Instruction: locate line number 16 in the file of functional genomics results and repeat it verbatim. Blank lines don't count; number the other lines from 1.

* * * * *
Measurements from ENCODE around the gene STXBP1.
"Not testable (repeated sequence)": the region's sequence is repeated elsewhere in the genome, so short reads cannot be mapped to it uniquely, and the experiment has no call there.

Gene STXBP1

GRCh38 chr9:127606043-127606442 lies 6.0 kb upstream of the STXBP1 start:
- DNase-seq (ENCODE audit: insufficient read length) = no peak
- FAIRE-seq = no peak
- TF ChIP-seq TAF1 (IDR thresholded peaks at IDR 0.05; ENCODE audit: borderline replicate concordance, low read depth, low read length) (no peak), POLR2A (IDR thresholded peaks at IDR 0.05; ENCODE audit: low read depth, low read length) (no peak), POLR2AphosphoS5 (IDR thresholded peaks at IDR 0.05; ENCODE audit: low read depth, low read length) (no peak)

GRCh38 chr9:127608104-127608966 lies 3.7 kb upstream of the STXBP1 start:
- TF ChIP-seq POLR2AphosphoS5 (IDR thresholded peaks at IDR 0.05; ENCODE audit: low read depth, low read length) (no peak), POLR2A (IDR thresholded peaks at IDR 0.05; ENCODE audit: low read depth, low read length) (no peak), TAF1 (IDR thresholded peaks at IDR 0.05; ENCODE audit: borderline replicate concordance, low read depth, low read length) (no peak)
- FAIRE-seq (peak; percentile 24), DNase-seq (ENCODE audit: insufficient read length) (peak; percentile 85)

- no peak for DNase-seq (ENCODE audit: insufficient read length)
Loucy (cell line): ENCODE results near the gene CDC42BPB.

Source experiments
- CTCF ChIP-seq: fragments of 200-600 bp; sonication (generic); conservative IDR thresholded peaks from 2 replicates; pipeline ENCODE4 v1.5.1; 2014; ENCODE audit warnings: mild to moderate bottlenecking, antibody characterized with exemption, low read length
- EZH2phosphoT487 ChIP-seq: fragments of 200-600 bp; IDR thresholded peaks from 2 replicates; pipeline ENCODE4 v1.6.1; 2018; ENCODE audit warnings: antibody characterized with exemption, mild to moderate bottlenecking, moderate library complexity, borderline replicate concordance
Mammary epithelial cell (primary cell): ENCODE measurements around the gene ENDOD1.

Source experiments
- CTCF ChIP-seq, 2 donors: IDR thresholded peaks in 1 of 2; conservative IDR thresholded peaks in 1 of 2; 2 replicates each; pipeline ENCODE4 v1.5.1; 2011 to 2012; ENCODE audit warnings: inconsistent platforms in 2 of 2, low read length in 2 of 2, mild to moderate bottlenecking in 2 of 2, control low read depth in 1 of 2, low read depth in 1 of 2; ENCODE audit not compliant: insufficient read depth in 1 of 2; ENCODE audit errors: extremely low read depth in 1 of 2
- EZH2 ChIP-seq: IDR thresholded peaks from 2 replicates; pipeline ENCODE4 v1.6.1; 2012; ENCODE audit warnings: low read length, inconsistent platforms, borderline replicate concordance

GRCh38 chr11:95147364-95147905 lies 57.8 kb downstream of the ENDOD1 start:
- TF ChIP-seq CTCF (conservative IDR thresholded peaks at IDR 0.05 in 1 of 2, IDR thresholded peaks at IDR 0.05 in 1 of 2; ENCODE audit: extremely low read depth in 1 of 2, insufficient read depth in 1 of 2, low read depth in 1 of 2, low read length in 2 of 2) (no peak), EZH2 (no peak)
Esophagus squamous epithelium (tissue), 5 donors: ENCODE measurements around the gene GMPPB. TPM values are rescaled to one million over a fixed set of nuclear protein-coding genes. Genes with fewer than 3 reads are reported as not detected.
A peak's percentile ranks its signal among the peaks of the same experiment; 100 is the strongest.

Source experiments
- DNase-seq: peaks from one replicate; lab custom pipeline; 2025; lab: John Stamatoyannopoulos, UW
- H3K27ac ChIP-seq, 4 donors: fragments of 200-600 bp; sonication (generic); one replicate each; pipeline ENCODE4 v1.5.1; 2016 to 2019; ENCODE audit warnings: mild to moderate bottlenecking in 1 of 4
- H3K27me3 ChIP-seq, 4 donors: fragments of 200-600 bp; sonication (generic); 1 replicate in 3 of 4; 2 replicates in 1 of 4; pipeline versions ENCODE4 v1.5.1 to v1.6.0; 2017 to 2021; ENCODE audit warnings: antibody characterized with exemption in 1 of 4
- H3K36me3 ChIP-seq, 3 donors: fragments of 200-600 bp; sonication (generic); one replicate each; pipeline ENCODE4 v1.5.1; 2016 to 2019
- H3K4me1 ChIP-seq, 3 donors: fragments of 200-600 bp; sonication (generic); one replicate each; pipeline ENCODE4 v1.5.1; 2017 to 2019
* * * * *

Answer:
Mammary epithelial cell (primary cell): ENCODE measurements around the gene ENDOD1.